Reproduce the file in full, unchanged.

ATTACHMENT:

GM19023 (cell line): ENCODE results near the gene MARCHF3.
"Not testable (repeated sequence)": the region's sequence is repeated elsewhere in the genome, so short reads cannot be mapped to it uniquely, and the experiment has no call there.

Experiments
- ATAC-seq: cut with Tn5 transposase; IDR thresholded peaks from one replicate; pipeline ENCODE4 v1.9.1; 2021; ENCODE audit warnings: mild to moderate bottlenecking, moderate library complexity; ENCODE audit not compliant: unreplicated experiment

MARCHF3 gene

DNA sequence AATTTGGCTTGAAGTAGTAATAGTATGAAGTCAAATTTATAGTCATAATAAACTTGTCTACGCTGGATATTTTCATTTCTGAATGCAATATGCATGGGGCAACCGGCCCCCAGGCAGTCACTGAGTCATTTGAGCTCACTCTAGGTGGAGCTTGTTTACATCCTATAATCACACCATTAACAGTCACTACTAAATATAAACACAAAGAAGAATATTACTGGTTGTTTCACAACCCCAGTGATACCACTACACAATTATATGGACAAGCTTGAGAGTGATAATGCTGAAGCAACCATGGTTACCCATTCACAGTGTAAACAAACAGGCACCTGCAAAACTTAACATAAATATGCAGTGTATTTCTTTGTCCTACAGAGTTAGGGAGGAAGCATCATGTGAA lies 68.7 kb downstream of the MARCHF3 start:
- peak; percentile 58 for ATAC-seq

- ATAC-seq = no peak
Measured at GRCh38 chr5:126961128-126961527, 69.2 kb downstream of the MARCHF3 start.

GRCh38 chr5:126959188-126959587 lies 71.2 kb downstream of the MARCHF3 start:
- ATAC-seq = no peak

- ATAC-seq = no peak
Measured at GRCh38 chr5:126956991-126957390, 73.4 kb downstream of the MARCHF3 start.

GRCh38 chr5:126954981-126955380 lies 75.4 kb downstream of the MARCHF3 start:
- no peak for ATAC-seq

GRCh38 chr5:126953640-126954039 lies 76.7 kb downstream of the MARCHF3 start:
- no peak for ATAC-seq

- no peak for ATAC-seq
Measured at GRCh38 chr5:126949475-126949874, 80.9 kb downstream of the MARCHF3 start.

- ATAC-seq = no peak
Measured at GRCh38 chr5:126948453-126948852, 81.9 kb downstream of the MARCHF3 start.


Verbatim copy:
GM19023 (cell line): ENCODE results near the gene MARCHF3.
"Not testable (repeated sequence)": the region's sequence is repeated elsewhere in the genome, so short reads cannot be mapped to it uniquely, and the experiment has no call there.

Experiments
- ATAC-seq: cut with Tn5 transposase; IDR thresholded peaks from one replicate; pipeline ENCODE4 v1.9.1; 2021; ENCODE audit warnings: mild to moderate bottlenecking, moderate library complexity; ENCODE audit not compliant: unreplicated experiment

MARCHF3 gene

DNA sequence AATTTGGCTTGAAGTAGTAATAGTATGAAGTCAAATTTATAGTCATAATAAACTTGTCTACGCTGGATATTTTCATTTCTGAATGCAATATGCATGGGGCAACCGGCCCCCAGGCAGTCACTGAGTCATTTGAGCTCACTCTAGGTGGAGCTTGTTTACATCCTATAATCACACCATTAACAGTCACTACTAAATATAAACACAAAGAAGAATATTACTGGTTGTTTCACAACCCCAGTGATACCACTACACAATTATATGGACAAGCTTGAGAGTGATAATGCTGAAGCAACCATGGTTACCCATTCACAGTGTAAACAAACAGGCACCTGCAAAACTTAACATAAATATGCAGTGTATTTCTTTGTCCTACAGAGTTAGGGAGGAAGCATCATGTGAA lies 68.7 kb downstream of the MARCHF3 start:
- peak; percentile 58 for ATAC-seq

- ATAC-seq = no peak
Measured at GRCh38 chr5:126961128-126961527, 69.2 kb downstream of the MARCHF3 start.

GRCh38 chr5:126959188-126959587 lies 71.2 kb downstream of the MARCHF3 start:
- ATAC-seq = no peak

- ATAC-seq = no peak
Measured at GRCh38 chr5:126956991-126957390, 73.4 kb downstream of the MARCHF3 start.

GRCh38 chr5:126954981-126955380 lies 75.4 kb downstream of the MARCHF3 start:
- no peak for ATAC-seq

GRCh38 chr5:126953640-126954039 lies 76.7 kb downstream of the MARCHF3 start:
- no peak for ATAC-seq

- no peak for ATAC-seq
Measured at GRCh38 chr5:126949475-126949874, 80.9 kb downstream of the MARCHF3 start.

- ATAC-seq = no peak
Measured at GRCh38 chr5:126948453-126948852, 81.9 kb downstream of the MARCHF3 start.